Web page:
US 5124263 A
An improved helper cell for growing up stocks of replication incompetent retrovirus vectors is disclosed. The helper cell resists recombination events due to the fact that natural promoters and poly(A) sequences in the helper sequences have been replaced with foreign promoters and poly(A) sequences bearing little or no homology to the vectors. Plasmids containing these modified sequences can still create a helper cell with resulting expression of the needed helper proteins, yet there is much less risk of recombination events in the helper cell. Also disclosed are vectors produced by such helper cells, target cells infected by such vectors, and helper cells which convert vectors so that they can be used with hosts from different species.
1. In a helper cell of the type having:
a host cell;
a first retrovirus helper gene sequence in the cell which has a helper portion coding for a first retrovirus virion protein for a specified retrovirus and which has a first transcriptional promoter so as to be capable of expressing the first virion protein, and a defective encapsidation portion which assists in rendering the cell by itself unable to form the infectious value which the first retrovirus helper gene sequence codes for;
a second retrovirus helper gene sequence in the cell which has a helper portion coding for a second retrovirus protein for the specified retrovirus and which has a second transcriptional promoter so as to be capable of expressing the second virion protein, the second helper gene sequence also having a defective encapsidation portion which together with the defective encapsidation portion of the first helper gene sequence renders the cell by itself unable to form the infectious virus which the second retrovirus helper gene sequence codes for;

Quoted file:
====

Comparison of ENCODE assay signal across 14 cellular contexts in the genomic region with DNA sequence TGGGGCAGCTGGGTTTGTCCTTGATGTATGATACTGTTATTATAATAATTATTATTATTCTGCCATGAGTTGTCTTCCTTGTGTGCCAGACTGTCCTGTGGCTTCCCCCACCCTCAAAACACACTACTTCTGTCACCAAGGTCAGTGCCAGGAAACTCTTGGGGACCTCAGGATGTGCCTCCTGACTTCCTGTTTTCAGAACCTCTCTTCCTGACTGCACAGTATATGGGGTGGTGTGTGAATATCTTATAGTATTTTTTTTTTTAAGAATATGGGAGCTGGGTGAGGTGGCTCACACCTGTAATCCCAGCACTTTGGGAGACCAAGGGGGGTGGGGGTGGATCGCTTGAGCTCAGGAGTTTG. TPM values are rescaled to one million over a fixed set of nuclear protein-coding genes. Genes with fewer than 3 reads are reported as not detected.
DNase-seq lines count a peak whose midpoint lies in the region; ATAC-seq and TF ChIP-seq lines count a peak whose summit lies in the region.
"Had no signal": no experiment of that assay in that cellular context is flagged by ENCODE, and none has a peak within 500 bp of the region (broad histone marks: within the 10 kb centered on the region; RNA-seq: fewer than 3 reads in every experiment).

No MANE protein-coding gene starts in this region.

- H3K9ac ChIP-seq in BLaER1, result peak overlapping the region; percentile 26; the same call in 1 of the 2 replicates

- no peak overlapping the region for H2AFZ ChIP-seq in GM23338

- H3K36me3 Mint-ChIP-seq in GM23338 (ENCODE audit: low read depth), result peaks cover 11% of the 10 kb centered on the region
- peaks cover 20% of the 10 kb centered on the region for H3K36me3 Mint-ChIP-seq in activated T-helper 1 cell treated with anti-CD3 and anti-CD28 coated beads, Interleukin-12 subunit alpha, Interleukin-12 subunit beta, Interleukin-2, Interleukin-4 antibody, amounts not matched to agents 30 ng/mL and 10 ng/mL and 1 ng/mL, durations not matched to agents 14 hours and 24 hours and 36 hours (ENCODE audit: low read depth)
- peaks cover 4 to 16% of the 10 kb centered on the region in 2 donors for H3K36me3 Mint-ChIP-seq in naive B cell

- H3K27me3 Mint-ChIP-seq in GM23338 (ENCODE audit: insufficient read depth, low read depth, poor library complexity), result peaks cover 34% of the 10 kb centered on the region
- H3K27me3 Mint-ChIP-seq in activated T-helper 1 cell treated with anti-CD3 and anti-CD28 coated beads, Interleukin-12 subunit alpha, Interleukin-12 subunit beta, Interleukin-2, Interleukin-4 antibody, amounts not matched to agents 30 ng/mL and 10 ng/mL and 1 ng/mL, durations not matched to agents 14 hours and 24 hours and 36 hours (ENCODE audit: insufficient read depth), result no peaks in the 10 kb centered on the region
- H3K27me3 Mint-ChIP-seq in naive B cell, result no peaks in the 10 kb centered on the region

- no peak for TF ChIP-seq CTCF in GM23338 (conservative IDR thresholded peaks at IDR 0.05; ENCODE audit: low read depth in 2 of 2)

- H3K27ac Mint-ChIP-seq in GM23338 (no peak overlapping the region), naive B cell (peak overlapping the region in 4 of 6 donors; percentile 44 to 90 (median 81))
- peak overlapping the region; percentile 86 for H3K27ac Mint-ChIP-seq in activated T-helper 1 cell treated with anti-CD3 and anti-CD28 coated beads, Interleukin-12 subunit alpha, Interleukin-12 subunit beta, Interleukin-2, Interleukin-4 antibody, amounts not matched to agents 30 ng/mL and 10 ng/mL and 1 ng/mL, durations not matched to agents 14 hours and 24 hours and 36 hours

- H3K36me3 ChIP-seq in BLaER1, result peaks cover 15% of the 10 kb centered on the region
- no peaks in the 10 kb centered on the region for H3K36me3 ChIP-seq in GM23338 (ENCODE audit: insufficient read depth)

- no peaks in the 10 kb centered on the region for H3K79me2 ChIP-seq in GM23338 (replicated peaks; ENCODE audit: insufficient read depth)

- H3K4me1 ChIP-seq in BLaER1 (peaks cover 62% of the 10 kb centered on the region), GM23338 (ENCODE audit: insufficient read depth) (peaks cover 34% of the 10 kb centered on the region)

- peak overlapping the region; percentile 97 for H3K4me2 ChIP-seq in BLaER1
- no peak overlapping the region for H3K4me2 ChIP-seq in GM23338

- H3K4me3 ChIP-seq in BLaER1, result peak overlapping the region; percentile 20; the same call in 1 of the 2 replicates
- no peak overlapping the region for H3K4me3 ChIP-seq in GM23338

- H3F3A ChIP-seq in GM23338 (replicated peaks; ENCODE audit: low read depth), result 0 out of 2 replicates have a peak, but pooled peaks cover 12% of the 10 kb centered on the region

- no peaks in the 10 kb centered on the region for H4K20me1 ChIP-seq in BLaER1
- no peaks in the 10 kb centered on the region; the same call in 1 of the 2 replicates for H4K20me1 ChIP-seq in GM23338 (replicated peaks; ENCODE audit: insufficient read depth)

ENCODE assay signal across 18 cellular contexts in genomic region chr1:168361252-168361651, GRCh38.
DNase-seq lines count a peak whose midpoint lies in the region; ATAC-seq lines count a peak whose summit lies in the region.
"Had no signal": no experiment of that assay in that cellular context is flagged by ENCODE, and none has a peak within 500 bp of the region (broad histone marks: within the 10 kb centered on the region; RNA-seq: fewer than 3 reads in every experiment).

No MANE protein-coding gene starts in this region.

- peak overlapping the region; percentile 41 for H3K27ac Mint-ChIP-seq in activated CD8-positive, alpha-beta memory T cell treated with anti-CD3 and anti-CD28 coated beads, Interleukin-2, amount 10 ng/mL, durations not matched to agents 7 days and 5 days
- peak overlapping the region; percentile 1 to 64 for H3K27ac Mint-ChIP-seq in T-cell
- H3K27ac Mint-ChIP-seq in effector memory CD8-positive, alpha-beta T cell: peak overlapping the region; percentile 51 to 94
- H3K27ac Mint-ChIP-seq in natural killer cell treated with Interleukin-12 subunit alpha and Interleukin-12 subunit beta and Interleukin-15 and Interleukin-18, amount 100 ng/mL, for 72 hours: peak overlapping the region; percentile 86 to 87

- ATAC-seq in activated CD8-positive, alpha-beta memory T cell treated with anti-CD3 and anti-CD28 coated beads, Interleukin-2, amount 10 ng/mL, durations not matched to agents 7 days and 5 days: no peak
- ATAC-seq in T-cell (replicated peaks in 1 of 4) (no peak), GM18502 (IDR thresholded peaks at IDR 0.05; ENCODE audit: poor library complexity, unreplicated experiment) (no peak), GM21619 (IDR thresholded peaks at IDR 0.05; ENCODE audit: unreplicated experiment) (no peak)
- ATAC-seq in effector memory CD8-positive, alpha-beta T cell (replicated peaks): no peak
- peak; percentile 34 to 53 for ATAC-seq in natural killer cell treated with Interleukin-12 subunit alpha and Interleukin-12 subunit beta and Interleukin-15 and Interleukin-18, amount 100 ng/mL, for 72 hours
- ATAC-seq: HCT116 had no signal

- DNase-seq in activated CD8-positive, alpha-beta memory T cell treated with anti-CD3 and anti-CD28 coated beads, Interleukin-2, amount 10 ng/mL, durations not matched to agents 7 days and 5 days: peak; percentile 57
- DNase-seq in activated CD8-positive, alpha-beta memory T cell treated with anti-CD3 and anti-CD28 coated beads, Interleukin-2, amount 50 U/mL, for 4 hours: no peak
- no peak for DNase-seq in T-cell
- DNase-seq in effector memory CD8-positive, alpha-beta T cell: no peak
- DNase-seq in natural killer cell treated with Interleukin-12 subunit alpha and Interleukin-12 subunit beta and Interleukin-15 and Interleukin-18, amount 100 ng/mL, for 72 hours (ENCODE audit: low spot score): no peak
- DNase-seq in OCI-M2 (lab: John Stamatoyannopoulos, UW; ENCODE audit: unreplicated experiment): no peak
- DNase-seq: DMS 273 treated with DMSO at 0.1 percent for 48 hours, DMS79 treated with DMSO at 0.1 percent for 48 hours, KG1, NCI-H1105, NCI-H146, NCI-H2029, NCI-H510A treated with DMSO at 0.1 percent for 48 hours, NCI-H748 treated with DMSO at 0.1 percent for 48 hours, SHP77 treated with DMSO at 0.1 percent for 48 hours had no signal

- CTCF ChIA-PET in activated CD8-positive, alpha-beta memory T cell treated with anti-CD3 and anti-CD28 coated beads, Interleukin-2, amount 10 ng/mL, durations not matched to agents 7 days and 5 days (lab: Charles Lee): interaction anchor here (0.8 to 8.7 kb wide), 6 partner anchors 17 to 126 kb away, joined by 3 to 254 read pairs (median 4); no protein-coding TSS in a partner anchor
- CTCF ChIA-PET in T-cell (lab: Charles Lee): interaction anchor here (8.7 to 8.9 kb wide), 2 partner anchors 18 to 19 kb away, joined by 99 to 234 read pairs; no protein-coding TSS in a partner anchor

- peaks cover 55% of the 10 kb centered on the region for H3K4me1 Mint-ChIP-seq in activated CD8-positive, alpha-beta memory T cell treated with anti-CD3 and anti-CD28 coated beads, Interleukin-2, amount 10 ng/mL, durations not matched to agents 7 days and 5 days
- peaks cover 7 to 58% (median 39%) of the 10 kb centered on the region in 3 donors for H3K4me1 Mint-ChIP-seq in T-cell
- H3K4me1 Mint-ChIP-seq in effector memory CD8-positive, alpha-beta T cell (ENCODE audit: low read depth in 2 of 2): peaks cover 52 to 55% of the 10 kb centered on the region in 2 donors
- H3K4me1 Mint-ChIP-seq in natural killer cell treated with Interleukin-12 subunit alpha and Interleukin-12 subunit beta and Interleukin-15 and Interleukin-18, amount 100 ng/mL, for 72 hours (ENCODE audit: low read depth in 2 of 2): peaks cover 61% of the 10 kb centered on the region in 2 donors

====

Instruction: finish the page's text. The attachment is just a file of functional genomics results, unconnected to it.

a retrovirus helped gene sequence in the cell having a defective helped portion which would have rendered the cell unable to form the infectious virus which the retrovirus helped gene sequence codes for if suitable virion protein had not been supplied from expression of the first and second retrovirus helper portions or from another source; and
said retrovirus helped gene sequence being a recombinant retrovirus sequence with a first part that is retrovirus and a second part that is a foreign gene protein coding part;
whereby the virion proteins expressed by the first and second helper portions can permit the retrovirus helped gene sequence to form infectious recombinant virus coding for the foreign gene; the improvement comprising:
no transcriptional promoter on the first or second helper sequence is present on the helped sequence and no transcriptional promoter on the first helper sequence is present on the second helper sequence.
2. The helper cell of claim 1, wherein no transcriptional promoter on the first or second helper sequence has more than 35% sequence homology to the sequence of any transcriptional promoter on the helped sequence.